The statement is potent if for no other reason than Martinez lists Aldaz as her campaign’s contact person on an official city document.
“Helen wasn’t naive,” says Aldaz. “She knew exactly what she was doing. She said everybody does it. But she wasn’t the mastermind. Thomas and David Benavides put her up to it.”
Benavides is Tinajero’s colleague on the City Council; in fact, the men sit next to each other on the dais. If the seven Democratic Party members of the council like to present a unified voice to the community (and they do), Aldaz’s assertion seems to shine a spotlight on some behind-the-scenes backstabbing.
“I’ve lost all respect for Mr. Benavides,” says Aldaz. “What he did was morally wrong. I was appalled.”
Benavides did not respond to interview requests for this story by press time.
How can Aldaz be so sure of not just a conspiracy, but of the identities of the participants?
“Helen admitted everything to me,” Aldaz says, “and I can prove it.”
Before we get to that alleged proof, let’s note an irony: Gordon didn’t qualify for the ballot to run against Tinajero, Martinez and Nam Pham.
“I turned in 23 signatures,” he says. “I needed 20, but the clerk disqualified a few of them, including my own. Imagine that: They claimed my signature didn’t match my voter registration. But hey, I’m not going to claim any conspiracy. I screwed up. Shame on me. . . . I kick myself every day that I’m not running against Sal.”
Did he conspire to split the Latino vote before his nomination debacle? “Come on!” says Gordon, adding he would welcome an investigation. “They’ve got you chasing the bogeyman. . . . I’ve broken no laws. Look, I’m loud, and I get in people’s faces at City Hall, and they don’t like it.”
The idea of planting fake candidates on a ballot isn’t unusual. Democrat Larry Agran kept control of the Irvine City Council in 2004 by having Earle Zucht run as a Republican. Zucht, whose campaign tellingly spouted Agran’s talking points, siphoned several thousand key votes from authentic GOP candidates. California’s election code makes it a crime punishable by prison time to submit false declarations of candidacy or commit an act of voter fraud. But such schemes rarely get prosecuted because of lack of evidence.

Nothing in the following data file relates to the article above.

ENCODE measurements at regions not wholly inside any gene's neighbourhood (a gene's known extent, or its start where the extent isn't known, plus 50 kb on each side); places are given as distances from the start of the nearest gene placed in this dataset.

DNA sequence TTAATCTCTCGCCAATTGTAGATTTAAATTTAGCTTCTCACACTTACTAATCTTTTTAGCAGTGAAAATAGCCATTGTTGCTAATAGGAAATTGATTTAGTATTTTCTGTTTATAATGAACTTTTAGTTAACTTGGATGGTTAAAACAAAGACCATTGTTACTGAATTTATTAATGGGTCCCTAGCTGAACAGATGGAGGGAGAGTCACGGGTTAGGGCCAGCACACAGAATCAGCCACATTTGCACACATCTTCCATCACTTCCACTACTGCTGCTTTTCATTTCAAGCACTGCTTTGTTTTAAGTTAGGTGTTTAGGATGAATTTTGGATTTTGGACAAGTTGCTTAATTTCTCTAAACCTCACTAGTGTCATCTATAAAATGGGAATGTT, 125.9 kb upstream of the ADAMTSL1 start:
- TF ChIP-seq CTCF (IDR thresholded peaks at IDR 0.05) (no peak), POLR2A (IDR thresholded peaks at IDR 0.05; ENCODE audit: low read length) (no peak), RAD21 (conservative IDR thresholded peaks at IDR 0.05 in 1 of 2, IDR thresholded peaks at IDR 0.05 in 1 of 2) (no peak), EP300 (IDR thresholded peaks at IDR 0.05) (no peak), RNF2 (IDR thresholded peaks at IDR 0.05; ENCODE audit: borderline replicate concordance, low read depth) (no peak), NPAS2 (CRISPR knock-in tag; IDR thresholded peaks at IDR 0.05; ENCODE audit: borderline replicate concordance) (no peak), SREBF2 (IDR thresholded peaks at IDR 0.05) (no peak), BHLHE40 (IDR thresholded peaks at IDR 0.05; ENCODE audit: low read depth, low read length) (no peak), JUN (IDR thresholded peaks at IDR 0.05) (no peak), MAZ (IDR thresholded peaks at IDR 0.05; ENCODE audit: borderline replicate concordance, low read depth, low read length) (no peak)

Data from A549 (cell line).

Aldaz insists that is not the case in Santa Ana. She has documents—notably, e-mails from Martinez to her and another woman, Irma Macias—that she says prove the conspiracy. Aldaz provided those e-mails to Tinajero, as well as the Weekly (and law enforcement). I corresponded with Martinez and set up our phone interview using the same address on the e-mails Aldaz provided.
“Hey, Girls,” Martinez allegedly wrote on Aug. 8 letter. “I am running for council member of Ward 6. I filed yesterday just before cut-off time. I trust both of you to not share this with anyone, but I’m sure you’ve both figured out why I’m doing this. . . . If anyone asks you why I am running, just say that I want to make a change in our community before we end up like the city of Bell.”
On Aug. 21, Martinez allegedly sent another e-mail to Aldaz.
“I know that you are upset, and quite frankly, I’m disappointed, too,” the e-mail reads. “Tom and I only committed an illegal action for two hours. Two hours because that is how long it took Tom to be told that he did not make enough signatures to put him on the ballot.”
She also claimed “David” had called to discuss dropping out after Gordon didn’t qualify and noted, “Tom helps where he can, but still kicks himself in the butt for his mistake.”
Martinez disputes even the existence of the e-mails. “I have no idea what [Aldaz] is talking about,” she says.
For her part, Aldaz declares, “I couldn’t sit on this. If Helen wanted to make change in the city, she should have tried to do it honestly.”
A version of this story first appeared on our Navel Gazing blog. This column appeared in print as "Split Indecision: Santa Ana City Councilman Sal Tinajero’s opponents insist they weren’t running as bi-ethnic, vote-splitting tag team. So, what about those e-mails?"